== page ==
Why do the palms of your hands get all wrinkly when you stay in water for a long time, but the back of your hands and most of your body don't?
-- Tess Phillippi, 10, Grants Pass, Oregon
Wrinkled hands are sometimes called prune palms. Some parents try to get their kids to take a break from the swimming pool by telling them their whole body will shrivel up if they don't come out. That could happen, said Roselyn E. Epps, dermatologist (skin doctor) at Children's Hospital in Washington. But it could happen only if the kid stayed in the pool or bathtub for days or weeks.
The palms, fingers and the bottom of feet do wrinkle pretty quickly, sometimes in less than an hour. Epps says doctors don't know for sure why this happens, but here's the best explanation:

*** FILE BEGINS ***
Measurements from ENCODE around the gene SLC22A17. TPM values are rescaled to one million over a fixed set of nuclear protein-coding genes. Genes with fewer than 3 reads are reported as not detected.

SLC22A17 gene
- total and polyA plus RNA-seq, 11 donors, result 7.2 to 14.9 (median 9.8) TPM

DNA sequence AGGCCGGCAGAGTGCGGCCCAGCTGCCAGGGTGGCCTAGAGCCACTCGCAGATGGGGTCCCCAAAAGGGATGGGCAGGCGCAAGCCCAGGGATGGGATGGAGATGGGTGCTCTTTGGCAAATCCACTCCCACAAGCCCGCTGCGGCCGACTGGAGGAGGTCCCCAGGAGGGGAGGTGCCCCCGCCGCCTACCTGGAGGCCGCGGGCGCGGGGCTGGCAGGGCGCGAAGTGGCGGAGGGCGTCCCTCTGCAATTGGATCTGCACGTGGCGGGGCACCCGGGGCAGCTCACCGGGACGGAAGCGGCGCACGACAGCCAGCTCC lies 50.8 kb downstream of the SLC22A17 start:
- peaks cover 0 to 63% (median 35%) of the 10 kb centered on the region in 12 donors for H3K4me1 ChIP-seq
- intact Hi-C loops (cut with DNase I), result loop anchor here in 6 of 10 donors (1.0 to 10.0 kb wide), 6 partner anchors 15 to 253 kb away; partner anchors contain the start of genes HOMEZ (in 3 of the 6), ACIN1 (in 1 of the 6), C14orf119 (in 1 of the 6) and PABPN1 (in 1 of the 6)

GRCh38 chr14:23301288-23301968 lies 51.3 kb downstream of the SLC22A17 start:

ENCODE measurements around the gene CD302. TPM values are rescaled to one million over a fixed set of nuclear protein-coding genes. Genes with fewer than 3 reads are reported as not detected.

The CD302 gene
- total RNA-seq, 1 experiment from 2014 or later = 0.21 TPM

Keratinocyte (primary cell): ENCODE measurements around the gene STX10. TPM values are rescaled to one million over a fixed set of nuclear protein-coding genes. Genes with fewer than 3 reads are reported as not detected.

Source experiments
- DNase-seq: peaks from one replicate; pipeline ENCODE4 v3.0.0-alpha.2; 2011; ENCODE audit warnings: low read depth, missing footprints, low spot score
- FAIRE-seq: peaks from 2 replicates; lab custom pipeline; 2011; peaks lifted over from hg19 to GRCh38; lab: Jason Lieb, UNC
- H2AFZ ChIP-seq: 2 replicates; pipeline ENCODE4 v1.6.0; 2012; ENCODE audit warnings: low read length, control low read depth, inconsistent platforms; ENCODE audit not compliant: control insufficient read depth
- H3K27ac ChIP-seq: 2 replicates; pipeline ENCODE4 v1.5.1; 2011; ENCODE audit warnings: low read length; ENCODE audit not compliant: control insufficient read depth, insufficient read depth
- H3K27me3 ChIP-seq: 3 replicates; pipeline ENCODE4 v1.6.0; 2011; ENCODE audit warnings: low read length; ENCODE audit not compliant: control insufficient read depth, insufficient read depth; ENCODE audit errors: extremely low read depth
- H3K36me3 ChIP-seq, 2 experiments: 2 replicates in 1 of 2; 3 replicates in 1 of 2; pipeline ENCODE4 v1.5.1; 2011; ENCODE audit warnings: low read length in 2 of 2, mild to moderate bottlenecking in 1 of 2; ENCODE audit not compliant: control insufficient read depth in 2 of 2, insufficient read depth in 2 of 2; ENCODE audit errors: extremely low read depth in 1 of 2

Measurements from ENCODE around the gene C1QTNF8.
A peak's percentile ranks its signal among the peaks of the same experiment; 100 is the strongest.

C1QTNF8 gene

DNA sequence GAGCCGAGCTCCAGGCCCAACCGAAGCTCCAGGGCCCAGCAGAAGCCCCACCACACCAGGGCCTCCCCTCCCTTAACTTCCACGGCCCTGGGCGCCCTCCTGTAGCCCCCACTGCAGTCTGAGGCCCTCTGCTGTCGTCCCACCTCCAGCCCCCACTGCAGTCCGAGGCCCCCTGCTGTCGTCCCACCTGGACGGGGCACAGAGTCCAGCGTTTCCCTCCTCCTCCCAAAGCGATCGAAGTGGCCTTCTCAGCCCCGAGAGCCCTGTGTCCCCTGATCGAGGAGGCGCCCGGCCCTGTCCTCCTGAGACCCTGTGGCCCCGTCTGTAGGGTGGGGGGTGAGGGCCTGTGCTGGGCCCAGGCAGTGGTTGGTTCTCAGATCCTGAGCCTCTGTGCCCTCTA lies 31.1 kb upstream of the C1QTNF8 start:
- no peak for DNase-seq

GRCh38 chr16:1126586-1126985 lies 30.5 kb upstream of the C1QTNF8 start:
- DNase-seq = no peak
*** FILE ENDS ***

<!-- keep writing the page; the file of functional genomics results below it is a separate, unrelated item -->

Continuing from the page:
Nice, fresh living skin is waterproof. But the outer layer of skin is not nice and fresh. It's dead skin. (Nothing to worry about. It's a really thin layer.) The cells, millions of them, that make up dead skin contain a protein called keratin. Keratin tends to soaks up water. So the outer layer of your hands and feet, loaded with keratin, fills up like a paper towel in a puddle.
Since the living skin under the dead skin is waterproof, the water collecting in the dead layer has no place to go. The water is kind of trapped. That makes the outer layer swell up in little patches. This swelling makes the wrinkles.
But why only on the hands and feet? Because the skin is thicker there and takes in much more water. Thin-skinned parts of your body won't wrinkle the same way.
And thank goodness for that. It's one thing to have prune palms and another to have a prune face.
-- Fred Barbash